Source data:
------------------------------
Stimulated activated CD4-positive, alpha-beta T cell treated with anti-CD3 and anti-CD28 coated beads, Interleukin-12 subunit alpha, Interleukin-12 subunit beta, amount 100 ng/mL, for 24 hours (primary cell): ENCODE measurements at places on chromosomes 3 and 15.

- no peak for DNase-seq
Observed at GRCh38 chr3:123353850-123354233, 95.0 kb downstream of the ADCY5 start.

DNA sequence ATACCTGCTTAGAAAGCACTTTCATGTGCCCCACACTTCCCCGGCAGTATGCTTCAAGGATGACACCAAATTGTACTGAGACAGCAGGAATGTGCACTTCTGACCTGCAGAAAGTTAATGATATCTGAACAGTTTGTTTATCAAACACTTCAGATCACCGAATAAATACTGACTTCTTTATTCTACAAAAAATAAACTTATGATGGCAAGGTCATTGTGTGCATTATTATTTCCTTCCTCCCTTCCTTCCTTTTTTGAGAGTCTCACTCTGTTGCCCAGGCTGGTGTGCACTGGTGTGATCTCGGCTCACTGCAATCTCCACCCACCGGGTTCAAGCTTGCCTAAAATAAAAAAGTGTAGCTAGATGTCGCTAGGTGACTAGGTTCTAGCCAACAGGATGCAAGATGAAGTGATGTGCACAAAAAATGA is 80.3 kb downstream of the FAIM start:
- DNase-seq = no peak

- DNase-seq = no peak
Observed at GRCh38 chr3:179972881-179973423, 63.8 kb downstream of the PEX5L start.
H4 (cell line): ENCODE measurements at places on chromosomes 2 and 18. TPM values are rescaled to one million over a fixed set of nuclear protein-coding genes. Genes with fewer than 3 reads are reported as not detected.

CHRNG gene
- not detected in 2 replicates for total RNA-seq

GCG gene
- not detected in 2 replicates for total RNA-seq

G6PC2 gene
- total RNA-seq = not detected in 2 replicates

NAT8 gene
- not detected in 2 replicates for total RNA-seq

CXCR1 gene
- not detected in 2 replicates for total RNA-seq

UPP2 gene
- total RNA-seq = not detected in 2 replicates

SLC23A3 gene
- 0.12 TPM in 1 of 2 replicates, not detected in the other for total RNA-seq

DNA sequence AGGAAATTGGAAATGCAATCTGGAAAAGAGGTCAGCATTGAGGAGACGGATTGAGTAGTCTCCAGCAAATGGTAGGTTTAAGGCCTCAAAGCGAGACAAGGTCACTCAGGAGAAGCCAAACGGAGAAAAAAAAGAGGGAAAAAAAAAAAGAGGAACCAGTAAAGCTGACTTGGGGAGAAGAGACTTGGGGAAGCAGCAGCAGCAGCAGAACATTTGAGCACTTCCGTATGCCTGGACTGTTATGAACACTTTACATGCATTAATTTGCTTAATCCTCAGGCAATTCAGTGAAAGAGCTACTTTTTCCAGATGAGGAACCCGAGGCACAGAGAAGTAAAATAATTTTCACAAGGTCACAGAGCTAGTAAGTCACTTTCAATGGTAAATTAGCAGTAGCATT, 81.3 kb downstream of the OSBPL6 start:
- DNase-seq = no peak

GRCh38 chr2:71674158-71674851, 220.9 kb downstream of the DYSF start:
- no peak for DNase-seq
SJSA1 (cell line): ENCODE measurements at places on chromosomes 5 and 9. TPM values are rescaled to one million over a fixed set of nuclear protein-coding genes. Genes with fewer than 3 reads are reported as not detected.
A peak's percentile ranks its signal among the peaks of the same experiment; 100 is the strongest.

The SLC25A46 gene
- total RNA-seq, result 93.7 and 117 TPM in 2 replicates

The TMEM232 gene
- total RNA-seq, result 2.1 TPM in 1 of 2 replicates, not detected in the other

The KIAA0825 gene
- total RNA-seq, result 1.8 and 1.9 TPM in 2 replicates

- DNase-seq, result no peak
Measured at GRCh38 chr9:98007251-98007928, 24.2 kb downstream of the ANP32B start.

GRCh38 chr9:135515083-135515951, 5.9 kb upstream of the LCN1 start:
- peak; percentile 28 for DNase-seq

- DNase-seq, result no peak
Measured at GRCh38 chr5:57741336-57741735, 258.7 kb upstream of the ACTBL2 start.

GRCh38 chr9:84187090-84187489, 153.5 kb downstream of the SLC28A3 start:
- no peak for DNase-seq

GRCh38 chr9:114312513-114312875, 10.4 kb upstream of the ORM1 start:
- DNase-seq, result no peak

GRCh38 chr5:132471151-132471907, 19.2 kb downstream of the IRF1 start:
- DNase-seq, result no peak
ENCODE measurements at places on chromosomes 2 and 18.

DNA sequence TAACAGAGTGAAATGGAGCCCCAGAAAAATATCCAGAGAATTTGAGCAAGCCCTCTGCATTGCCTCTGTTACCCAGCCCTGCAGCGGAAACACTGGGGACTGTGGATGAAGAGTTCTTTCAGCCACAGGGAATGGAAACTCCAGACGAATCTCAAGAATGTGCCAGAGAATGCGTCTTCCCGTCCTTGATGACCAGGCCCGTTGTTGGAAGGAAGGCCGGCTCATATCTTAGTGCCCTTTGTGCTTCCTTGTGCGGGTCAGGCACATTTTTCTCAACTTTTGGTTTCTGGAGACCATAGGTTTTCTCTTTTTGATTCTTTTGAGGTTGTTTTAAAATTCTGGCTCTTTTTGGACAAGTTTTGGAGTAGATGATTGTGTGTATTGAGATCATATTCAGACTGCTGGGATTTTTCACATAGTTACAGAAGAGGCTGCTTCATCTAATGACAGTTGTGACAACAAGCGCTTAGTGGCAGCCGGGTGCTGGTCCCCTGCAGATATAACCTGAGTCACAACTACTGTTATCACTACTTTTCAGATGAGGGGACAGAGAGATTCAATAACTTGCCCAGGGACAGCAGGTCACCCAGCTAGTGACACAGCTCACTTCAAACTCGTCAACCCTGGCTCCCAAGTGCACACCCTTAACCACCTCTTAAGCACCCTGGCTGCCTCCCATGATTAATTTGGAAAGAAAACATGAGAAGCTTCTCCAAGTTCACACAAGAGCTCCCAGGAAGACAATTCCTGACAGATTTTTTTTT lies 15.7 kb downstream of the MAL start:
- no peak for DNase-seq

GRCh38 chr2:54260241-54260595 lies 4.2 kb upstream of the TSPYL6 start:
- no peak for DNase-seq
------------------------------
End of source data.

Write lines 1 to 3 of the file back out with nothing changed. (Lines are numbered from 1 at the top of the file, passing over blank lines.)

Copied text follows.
Stimulated activated CD4-positive, alpha-beta T cell treated with anti-CD3 and anti-CD28 coated beads, Interleukin-12 subunit alpha, Interleukin-12 subunit beta, amount 100 ng/mL, for 24 hours (primary cell): ENCODE measurements at places on chromosomes 3 and 15.

- no peak for DNase-seq
Observed at GRCh38 chr3:123353850-123354233, 95.0 kb downstream of the ADCY5 start.